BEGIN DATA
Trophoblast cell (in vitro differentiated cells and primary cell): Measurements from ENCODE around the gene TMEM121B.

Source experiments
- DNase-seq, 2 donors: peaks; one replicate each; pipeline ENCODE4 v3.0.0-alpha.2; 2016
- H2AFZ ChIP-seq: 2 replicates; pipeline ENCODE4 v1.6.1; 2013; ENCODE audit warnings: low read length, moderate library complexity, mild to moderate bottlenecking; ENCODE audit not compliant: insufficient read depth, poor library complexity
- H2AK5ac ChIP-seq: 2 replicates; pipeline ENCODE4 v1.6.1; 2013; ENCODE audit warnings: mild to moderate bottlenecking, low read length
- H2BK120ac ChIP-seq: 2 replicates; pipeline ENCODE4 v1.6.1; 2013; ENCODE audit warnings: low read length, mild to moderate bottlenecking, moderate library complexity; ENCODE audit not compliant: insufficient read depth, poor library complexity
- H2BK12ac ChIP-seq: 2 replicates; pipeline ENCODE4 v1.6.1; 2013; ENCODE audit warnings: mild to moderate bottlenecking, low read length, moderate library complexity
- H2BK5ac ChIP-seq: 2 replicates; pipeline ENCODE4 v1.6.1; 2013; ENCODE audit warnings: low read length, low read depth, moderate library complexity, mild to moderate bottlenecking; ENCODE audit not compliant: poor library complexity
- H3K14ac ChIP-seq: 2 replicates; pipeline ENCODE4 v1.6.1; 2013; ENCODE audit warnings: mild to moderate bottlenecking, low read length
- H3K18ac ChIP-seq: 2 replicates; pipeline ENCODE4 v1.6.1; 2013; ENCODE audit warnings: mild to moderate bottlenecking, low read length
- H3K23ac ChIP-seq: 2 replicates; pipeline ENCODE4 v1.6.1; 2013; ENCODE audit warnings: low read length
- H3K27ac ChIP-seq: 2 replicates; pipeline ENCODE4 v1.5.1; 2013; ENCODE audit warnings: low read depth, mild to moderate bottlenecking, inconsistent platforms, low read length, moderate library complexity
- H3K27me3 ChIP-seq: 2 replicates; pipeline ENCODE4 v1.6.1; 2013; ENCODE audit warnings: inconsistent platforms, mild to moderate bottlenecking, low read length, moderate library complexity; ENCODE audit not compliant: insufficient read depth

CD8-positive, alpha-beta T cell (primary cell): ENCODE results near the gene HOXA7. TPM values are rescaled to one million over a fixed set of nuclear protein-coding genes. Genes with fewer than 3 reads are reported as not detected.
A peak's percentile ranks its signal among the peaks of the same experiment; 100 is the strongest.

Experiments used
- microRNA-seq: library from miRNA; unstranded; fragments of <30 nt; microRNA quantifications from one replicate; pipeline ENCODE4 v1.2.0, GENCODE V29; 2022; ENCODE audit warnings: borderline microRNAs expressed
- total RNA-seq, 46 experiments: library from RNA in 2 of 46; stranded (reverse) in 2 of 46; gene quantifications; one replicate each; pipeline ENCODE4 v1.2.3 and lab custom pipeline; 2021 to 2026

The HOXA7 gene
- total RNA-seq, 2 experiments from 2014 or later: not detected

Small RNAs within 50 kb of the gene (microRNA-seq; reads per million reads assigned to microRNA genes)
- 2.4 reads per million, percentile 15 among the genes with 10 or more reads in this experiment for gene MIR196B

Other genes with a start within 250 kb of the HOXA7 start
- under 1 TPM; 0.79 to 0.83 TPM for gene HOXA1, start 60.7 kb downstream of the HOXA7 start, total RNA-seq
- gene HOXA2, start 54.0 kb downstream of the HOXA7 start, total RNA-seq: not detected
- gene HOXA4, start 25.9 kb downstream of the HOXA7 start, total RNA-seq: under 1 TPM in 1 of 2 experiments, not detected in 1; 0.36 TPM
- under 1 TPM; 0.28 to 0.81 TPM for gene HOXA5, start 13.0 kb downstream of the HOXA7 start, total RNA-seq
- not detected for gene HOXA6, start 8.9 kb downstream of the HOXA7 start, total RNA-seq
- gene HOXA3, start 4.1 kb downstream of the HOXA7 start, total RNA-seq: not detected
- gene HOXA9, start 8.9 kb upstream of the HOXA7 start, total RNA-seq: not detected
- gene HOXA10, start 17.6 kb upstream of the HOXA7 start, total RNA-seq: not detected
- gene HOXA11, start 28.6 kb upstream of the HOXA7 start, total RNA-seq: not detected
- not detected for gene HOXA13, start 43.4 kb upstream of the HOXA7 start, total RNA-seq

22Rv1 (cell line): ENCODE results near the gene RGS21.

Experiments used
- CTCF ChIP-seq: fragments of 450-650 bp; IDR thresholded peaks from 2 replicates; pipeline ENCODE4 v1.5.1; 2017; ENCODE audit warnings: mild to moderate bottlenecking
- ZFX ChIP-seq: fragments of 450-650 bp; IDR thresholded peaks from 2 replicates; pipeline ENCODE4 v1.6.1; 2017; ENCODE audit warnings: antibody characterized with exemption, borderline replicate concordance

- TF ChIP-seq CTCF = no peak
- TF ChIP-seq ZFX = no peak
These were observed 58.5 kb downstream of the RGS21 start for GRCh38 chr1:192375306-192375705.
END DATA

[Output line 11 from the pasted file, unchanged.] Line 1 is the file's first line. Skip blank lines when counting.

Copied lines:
- H3K23ac ChIP-seq: 2 replicates; pipeline ENCODE4 v1.6.1; 2013; ENCODE audit warnings: low read length